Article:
Finnish YouTube user Ishexan has uploaded seven English subtitled movies in parts: Broken Blossoms (1919), Aelita (1924), The Gipsy Charmer (1929), The Tragedy of Elina (1938), The Activists (1939), The Wooden Pauper's Bride (1944), and Sampo (1959), which is based on the epic poem The Kalevala. The films are mostly Finnish, though Aelita is a silent Russian sci-fi film, and Sampo was a joint Finnish and Soviet production. More film clips inside (mostly Finnish documentaries and "dorky musical numbers"). [more inside]
It's been estimated that the average UK adult is now registered on more than 700 databases and is caught many times each day by nearly five million CCTV cameras. So how hard would it be for an average citizen to disappear completely? That’s the subject of a new documentary film: Erasing David, (Trailer: YouTube, Vimeo) which premieres this evening in the UK on More4. It's also now available worldwide online at the iTunes store and through several Video On Demand services, as well as through Good Screenings. [more inside]
Hippie Masala [masala is the Hindi word for spice mix] is a documentary which poignantly depicts the lives of a handful of old hippies from different countries, who not only remained in India but also remained in the caricature roles of a small few in those days. These are, in some ways, lost souls stuck in the amber of the 1960's and 70's and this movie offers glimpses into their lives now. SnagFilms also has 510 other excellent documentaries to watch for free online. [more inside]
Sequel to Guy Catches Sunglasses With Face It wasn't too long ago that we had a look at Guy Catches Sunglasses With Face. Here is the sequel, Bobbing For Glasses. Both videos are from artist Ben Kaller, who has worked on most of Spike Jonze' best stuff, among other things. His brother Jeremy Kaller is also a talented director, who recently released a a documentary about the progressive recycling scene in San Francisco.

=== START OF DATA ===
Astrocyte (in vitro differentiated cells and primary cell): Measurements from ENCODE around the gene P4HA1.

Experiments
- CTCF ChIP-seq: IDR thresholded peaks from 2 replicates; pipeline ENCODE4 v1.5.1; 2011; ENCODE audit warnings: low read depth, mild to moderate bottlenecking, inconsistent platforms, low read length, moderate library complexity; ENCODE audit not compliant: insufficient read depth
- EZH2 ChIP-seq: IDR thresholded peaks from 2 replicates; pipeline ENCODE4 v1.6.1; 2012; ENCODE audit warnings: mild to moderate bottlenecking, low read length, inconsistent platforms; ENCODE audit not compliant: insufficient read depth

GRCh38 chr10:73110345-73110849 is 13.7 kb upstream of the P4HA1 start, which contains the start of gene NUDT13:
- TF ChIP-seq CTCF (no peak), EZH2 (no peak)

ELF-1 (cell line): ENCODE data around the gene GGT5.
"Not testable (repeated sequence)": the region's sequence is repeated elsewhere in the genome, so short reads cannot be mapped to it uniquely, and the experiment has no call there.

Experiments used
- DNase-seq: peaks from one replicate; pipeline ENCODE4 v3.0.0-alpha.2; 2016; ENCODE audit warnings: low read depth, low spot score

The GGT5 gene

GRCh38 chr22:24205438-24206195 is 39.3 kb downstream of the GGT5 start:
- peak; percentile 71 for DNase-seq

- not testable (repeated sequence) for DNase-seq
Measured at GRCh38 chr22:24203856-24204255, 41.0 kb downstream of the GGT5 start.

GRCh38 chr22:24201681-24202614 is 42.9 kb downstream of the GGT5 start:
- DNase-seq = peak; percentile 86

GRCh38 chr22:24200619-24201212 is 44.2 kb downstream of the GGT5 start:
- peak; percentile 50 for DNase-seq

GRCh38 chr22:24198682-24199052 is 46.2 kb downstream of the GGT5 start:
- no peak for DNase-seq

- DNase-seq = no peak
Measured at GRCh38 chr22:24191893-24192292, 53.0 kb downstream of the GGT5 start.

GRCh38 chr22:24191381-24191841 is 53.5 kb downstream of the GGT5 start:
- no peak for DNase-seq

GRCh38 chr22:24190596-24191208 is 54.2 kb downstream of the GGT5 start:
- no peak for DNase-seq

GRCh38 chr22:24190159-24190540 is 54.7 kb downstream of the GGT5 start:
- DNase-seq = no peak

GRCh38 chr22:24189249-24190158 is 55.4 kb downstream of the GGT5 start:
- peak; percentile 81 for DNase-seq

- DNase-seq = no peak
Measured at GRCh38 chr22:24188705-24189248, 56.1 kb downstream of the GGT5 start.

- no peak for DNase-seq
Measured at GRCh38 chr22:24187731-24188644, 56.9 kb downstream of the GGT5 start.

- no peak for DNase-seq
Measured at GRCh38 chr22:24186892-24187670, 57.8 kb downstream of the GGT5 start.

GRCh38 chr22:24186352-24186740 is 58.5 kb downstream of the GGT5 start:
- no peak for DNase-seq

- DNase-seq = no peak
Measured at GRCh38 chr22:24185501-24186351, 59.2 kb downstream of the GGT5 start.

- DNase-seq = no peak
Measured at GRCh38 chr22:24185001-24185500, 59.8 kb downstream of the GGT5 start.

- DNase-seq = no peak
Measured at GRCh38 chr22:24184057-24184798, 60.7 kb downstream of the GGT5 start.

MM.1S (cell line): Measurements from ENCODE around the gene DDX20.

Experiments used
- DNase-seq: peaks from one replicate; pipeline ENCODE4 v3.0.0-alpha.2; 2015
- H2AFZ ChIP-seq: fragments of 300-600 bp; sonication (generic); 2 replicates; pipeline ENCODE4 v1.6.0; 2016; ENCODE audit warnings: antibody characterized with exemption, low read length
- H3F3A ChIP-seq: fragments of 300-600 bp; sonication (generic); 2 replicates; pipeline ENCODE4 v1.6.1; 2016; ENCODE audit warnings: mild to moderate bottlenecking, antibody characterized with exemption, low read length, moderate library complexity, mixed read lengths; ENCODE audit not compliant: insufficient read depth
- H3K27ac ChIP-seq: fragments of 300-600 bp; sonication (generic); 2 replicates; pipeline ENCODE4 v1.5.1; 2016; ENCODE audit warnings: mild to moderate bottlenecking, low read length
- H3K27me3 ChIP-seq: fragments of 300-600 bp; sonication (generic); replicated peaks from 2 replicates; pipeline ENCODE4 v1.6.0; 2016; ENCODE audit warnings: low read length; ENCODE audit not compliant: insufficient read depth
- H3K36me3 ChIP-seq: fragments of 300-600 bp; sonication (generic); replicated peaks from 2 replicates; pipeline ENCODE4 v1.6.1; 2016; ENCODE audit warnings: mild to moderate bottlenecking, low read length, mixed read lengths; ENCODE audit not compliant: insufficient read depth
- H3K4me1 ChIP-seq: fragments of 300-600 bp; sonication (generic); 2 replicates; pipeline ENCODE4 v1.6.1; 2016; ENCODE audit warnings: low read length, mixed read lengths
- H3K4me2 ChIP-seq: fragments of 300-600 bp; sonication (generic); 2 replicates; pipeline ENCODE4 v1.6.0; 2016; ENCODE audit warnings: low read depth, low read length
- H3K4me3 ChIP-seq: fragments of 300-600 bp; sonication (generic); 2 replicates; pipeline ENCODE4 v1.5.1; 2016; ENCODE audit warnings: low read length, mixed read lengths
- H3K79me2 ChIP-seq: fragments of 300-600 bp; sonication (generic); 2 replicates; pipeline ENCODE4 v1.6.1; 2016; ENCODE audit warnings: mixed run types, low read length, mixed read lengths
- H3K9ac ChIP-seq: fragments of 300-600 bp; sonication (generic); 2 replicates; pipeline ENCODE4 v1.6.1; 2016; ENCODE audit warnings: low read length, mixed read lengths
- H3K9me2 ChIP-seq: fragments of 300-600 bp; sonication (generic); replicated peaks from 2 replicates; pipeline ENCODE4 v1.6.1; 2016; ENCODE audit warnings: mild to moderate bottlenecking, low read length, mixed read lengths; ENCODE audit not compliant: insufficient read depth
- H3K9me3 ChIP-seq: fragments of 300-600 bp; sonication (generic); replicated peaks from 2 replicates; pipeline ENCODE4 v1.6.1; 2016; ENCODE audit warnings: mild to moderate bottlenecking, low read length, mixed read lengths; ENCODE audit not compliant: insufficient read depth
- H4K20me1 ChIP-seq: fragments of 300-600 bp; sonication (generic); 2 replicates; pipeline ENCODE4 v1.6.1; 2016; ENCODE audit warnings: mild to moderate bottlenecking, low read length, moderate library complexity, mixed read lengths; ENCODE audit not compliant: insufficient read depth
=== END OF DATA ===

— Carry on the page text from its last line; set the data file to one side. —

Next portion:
17 Million Words / 155 Volumes / One bedridden hypochondriac (?) : Arthur Crew Inman wrote one of the strangest diaries of the 20th century. Listen to his voice (WMA), or see an excerpt from the documentary being made about him (WMV) by the man who wrote a play based on his life.
Congratulations to the winner of this year's Sundance World Cinema Documentary Audience Award - The story of the Canadian general who, under the auspices of the United Nations, could only watch helplessly as the Rwandan genocide occured.
Fahrenheit 9/11 tops box office If it's posted on Drudgereport, it must be official; This, despite an all out effort from the Vast Right Wing Conspirators to keep if from being shown...
Ryan is a documentary about Oscar nominee/animator Ryan Larkin, who now panhandles on the streets of Montreal. A preview clip is at the far right of the photo gallery.
Derailing The Friedmans. An interesting Slate piece on the neutrality of the Oscar-nominated documentary "Capturing The Friedmans." It starts: "When a documentary filmmaker uncovers overwhelming evidence that the subject of his film was wrongly convicted, shouldn't he take a stand on the man's innocence?"
If you're in or around LA this weekend, you might want to check out all the academy award nominated documentary films being screened at the Director's Guild theater.